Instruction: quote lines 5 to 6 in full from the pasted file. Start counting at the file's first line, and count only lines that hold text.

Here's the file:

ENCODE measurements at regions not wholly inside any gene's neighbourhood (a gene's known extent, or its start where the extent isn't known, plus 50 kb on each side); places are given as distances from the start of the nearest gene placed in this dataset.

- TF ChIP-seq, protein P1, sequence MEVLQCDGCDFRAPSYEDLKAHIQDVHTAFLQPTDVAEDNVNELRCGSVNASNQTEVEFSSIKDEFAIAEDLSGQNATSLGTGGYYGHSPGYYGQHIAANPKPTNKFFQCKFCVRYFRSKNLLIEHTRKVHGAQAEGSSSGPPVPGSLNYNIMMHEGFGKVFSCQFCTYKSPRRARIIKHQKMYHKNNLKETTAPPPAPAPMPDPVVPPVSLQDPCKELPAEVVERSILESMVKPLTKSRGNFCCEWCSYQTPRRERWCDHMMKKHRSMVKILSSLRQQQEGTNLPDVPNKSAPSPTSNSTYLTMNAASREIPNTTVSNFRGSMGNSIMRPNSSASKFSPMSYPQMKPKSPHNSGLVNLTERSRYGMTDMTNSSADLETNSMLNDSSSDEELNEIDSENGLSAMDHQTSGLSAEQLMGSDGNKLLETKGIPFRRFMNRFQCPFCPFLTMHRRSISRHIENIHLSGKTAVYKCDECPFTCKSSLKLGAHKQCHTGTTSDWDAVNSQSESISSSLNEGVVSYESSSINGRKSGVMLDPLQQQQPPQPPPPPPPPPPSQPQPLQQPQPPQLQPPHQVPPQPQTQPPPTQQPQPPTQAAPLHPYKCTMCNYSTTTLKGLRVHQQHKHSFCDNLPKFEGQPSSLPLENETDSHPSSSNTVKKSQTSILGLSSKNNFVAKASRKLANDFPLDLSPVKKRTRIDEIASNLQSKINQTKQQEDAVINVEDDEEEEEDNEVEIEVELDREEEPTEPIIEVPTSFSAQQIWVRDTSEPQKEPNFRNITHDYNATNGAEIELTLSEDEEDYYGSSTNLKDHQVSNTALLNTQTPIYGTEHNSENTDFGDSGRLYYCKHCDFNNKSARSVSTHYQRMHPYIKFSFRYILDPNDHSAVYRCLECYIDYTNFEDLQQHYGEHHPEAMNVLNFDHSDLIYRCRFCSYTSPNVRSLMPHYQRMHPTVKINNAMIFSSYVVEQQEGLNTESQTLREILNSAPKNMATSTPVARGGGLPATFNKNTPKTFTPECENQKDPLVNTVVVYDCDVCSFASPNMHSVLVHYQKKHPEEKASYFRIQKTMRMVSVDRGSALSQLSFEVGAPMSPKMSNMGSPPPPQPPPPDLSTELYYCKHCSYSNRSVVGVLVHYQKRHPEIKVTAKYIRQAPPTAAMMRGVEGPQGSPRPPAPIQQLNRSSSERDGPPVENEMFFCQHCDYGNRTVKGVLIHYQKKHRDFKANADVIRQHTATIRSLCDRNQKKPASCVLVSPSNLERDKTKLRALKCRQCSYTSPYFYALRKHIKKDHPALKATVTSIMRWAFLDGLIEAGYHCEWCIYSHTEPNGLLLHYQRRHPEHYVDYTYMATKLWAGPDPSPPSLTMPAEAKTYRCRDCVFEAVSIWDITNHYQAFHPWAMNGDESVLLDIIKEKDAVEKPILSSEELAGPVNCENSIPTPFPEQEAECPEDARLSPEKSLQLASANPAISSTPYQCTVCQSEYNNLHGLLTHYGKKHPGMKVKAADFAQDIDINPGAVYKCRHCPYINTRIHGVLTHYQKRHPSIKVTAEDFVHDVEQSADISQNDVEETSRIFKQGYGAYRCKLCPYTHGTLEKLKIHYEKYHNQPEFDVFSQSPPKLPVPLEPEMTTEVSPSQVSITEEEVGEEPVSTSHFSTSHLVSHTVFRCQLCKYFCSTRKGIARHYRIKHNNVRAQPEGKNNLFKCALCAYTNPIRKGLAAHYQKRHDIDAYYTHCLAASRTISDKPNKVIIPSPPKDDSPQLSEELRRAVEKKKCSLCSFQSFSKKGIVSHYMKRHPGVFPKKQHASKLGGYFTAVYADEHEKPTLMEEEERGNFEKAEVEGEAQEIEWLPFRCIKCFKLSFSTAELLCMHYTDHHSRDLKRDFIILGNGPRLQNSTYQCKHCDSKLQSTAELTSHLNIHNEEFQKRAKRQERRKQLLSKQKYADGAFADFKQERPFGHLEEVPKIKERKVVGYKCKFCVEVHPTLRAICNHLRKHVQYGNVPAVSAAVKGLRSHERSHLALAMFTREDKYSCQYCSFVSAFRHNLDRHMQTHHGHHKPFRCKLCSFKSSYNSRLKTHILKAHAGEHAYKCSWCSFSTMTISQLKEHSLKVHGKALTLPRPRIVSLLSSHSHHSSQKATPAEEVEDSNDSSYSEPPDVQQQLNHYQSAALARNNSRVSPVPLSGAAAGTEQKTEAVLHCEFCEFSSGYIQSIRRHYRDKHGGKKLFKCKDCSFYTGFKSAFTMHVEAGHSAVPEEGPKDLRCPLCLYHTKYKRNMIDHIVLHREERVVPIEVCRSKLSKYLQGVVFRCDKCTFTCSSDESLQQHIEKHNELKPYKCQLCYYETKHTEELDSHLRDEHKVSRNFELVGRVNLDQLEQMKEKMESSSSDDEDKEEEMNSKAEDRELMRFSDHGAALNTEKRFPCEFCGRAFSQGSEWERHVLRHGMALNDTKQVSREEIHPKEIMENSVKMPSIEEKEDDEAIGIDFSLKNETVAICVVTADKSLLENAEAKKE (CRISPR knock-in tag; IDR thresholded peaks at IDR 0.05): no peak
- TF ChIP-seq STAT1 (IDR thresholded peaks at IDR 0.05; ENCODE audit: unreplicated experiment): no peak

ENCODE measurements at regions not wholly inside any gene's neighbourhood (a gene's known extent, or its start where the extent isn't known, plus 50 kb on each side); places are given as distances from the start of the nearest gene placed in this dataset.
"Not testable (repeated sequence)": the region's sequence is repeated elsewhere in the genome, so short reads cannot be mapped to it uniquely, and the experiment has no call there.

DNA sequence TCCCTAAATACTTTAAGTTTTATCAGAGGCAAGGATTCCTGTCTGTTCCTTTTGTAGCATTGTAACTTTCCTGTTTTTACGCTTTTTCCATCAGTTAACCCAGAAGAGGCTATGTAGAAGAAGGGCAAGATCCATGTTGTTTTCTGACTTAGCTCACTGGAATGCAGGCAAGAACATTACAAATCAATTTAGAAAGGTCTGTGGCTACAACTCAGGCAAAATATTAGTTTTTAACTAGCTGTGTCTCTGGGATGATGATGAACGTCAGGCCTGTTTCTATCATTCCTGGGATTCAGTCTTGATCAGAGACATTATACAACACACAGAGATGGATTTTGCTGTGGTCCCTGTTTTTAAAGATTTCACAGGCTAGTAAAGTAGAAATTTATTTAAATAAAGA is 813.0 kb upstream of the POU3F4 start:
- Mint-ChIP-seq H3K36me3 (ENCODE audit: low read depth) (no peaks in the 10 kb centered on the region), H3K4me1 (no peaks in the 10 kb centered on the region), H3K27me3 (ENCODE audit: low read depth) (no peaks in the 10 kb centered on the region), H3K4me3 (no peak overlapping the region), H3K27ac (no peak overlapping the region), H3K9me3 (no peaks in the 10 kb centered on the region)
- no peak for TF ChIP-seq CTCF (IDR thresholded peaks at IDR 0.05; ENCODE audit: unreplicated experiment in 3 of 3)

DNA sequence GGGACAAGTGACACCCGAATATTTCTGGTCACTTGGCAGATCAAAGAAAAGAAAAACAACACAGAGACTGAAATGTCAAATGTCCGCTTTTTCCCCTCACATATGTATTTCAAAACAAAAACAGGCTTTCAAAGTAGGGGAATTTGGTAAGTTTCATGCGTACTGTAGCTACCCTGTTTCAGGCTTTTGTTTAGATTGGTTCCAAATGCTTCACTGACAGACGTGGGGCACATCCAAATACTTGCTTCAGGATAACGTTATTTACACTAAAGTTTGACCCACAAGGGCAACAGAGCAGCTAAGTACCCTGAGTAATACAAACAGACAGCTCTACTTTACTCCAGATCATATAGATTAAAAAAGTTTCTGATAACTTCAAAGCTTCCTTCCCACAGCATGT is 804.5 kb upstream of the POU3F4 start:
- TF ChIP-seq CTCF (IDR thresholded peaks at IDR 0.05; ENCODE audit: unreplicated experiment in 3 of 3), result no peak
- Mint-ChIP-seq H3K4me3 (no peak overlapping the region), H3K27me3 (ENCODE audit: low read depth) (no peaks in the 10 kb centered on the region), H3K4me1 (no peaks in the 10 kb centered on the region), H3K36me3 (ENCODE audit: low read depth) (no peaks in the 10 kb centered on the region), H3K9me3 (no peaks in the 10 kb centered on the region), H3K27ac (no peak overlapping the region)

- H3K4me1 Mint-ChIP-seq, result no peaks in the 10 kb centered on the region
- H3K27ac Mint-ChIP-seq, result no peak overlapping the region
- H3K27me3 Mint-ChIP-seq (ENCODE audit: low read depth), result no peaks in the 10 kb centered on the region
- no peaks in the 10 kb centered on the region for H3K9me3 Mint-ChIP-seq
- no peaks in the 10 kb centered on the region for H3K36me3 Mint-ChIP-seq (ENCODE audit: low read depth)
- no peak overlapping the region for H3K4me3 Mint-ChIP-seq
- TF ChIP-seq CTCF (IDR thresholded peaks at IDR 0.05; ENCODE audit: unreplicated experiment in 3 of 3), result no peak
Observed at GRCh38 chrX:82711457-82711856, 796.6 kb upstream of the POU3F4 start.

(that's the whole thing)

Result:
"Not testable (repeated sequence)": the region's sequence is repeated elsewhere in the genome, so short reads cannot be mapped to it uniquely, and the experiment has no call there.

DNA sequence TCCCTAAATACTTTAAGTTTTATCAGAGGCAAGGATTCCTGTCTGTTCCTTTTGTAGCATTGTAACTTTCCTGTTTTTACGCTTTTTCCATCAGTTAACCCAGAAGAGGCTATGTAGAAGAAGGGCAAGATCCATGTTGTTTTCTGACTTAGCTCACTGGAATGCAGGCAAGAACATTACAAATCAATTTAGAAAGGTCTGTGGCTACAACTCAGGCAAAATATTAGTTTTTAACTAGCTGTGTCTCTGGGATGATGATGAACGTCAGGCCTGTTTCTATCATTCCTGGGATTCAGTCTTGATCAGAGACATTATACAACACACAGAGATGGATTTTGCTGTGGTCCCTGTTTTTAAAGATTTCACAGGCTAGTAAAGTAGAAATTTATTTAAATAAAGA is 813.0 kb upstream of the POU3F4 start: